An FCC spokesman told Eye on Boise this afternoon that the federal agency has been holding up millions in federal “e-rate” funds for the Idaho Education Network since March in light of last spring’s Idaho Supreme Court decision in the Syringa case, while the agency investigates whether the IEN contract followed federal procurement rules, and there’s no telling how long that review might take. In that case, Syringa Networks sued over the state’s contract award for IEN.
The 2009 lawsuit contended that then-Idaho Department of Administration Director Mike Gwartney improperly cut Syringa Networks out of $60 million in business when he awarded the IEN contract to Qwest, now known as CenturyLink. Syringa had partnered with Education Networks of America to try to win the big contract; Gwartney awarded it to Qwest and ENA. Though Syringa was mostly unsuccessful at the lower court level, on March 29, 2013, the Idaho Supreme Court resurrected the case on a key claim: That the bidding process violated state law regarding purchases by the state Division of Purchasing. The high court, in a unanimous decision authored by Justice Dan Eismann, remanded the case back to district court for further proceedings on that question; it’s still in progress there.
“All contracts made in violation of these statutes are void and any money advanced by the State in consideration of such contracts must be repaid,” Eismann wrote in the ruling, citing Idaho Code.
Originally, Syringa and ENA submitted the highest-scoring bid for the IEN contract, scoring 856 out of 1,000 points on six specific criteria. Qwest partnered with Verizon and submitted the second-highest-scoring bid at 635 points. The state awarded the contract to both bidders, saying no one firm could serve the full geography of the state. Then, it issued change orders, amending the contract to divide the work not geographically but by function, with Qwest to provide the technical network, or “backbone” – which is what Syringa had proposed to do for ENA – and ENA to be e-rate contractor. That was what Verizon was proposed to do in the original Qwest bid.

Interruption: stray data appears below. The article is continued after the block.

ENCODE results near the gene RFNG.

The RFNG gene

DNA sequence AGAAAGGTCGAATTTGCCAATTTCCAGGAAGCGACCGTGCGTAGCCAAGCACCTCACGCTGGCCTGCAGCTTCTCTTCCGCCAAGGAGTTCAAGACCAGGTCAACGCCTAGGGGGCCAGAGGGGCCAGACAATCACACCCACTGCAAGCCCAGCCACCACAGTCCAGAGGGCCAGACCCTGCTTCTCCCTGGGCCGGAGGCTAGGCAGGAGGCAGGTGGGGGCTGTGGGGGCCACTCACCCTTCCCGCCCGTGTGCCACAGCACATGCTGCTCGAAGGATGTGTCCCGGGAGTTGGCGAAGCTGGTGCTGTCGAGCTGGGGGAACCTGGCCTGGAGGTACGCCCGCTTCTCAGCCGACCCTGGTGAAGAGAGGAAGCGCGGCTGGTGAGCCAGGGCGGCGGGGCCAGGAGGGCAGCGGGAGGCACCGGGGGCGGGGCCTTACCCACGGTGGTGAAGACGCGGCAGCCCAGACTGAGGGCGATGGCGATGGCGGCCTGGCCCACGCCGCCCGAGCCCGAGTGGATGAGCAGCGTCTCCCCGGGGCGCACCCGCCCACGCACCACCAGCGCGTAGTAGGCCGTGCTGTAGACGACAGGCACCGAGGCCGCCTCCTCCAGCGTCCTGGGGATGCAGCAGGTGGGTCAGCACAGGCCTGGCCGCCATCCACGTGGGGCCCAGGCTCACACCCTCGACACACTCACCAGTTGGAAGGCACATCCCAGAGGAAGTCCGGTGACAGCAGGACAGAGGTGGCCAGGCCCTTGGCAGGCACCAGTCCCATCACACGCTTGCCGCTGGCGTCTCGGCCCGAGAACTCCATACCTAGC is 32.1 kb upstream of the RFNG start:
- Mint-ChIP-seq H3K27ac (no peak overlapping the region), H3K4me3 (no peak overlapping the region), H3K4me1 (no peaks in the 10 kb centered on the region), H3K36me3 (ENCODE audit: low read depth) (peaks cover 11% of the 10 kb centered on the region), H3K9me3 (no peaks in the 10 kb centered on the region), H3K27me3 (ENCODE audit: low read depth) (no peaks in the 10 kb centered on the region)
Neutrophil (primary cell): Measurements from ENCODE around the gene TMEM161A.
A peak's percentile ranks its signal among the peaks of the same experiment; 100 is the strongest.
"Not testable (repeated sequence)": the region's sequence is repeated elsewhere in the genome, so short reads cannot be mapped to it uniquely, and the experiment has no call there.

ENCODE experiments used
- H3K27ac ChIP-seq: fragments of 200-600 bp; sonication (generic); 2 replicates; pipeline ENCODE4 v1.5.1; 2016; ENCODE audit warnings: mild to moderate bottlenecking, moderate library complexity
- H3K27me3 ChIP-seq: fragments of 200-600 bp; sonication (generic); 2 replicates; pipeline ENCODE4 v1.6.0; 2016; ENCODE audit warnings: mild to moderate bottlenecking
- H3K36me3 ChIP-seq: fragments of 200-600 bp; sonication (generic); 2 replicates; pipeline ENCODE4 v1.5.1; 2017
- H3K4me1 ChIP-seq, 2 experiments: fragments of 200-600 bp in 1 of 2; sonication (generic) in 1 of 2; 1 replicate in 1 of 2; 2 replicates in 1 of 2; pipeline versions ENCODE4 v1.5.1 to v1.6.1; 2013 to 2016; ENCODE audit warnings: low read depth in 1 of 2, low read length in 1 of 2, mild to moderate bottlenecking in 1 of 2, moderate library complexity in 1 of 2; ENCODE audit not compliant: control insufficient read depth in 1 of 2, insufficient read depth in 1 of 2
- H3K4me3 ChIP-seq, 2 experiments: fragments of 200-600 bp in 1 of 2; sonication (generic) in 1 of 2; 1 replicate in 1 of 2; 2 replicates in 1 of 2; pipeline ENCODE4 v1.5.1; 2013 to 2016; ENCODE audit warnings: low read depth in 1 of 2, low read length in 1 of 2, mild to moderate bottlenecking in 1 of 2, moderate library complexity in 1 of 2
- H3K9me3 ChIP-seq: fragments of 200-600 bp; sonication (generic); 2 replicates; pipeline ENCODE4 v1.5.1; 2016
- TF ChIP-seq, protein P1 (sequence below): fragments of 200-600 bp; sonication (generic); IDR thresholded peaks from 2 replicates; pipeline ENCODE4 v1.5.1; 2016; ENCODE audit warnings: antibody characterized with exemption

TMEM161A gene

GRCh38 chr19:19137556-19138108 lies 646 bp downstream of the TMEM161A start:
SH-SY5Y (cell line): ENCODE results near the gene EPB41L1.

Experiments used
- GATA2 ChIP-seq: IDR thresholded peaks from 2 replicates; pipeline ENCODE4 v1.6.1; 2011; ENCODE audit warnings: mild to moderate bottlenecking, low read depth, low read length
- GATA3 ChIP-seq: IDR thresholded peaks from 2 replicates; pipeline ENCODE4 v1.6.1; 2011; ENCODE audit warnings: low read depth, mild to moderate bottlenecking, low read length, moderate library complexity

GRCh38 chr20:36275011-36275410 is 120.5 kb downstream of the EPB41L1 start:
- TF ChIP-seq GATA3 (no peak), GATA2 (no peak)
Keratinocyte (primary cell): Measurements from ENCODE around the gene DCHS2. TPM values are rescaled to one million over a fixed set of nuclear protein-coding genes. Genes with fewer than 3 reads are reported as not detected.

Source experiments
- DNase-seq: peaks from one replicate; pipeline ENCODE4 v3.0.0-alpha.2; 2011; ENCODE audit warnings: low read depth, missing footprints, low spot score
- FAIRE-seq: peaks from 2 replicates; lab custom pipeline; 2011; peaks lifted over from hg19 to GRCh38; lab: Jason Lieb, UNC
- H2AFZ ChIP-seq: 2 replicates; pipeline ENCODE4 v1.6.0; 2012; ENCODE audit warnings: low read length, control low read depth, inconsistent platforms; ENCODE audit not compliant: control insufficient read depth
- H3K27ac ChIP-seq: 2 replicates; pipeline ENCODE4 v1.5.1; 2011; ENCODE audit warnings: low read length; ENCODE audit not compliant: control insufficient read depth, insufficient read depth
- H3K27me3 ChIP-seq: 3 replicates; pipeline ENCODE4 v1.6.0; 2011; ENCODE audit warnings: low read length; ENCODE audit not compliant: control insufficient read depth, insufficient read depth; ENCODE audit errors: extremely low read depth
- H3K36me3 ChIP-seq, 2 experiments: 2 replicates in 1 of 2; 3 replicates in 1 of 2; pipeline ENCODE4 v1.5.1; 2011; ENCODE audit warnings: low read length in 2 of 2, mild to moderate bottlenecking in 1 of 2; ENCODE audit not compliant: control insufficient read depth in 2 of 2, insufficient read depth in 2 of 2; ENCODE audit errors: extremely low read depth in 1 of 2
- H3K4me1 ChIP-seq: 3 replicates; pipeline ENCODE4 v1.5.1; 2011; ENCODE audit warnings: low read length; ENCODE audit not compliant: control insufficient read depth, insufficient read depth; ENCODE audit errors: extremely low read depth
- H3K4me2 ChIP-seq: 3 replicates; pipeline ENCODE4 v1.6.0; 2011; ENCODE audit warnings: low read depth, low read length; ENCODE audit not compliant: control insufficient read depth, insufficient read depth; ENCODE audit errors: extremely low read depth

“Qwest became the exclusive provider of what Syringa was to provide as a subcontractor of ENA,” Eismann wrote. “The amendments to the purchase orders issued to ENA and Qwest were, in effect, changing the RFP after the bids were opened.” You can read the full Idaho Supreme Court decision here.
Here’s the odd thing: State Department of Administration Director Teresa Luna told the Joint Finance-Appropriations Committee this morning that she wasn’t sure why the FCC was withholding the funds, and could only speculate on the reason, based on the questions the federal agency had asked the state over the past months. The agency responded reasonably promptly to reporters this afternoon, pointing to the Idaho Supreme Court decision and saying it “is in regular contact with the relevant state officials, and is holding funding while it determines whether the E-rate program rules were violated.” Luna told JFAC an earlier email from the FCC to her department misstated the Supreme Court’s ruling.